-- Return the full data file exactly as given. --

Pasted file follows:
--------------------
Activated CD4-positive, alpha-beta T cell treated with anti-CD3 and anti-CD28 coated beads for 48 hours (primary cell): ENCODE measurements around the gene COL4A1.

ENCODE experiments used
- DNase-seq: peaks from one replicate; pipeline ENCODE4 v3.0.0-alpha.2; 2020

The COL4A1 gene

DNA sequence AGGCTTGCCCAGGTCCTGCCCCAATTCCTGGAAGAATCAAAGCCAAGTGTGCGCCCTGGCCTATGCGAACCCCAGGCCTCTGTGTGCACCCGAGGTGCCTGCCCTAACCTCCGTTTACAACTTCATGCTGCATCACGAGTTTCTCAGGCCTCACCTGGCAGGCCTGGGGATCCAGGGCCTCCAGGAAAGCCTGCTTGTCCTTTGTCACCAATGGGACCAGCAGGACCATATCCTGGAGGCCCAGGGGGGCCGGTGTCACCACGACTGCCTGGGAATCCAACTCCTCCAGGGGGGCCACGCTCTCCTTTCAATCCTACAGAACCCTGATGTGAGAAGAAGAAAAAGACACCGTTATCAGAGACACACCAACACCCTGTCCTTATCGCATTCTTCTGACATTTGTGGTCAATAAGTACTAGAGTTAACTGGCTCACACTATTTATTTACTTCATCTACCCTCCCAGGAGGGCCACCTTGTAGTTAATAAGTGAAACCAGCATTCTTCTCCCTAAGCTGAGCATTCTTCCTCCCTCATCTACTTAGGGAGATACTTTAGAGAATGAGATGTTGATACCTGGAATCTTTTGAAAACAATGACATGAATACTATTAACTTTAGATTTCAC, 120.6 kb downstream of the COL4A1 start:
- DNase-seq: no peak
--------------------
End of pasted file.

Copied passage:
Activated CD4-positive, alpha-beta T cell treated with anti-CD3 and anti-CD28 coated beads for 48 hours (primary cell): ENCODE measurements around the gene COL4A1.

ENCODE experiments used
- DNase-seq: peaks from one replicate; pipeline ENCODE4 v3.0.0-alpha.2; 2020

The COL4A1 gene

DNA sequence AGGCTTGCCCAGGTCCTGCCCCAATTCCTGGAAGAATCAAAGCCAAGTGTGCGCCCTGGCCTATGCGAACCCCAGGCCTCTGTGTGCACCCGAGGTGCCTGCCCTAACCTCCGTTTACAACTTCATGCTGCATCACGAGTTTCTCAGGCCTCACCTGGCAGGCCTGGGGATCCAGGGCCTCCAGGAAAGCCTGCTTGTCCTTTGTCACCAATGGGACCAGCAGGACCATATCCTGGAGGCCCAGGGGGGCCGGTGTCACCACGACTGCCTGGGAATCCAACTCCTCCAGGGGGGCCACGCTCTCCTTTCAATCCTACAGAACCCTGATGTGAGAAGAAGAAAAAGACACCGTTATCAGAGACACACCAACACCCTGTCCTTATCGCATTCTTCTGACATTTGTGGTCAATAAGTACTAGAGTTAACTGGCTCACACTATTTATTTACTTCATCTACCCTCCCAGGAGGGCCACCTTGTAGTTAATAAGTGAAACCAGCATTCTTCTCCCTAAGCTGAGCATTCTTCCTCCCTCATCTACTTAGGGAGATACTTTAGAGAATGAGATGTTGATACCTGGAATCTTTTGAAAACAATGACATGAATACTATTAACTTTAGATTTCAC, 120.6 kb downstream of the COL4A1 start:
- DNase-seq: no peak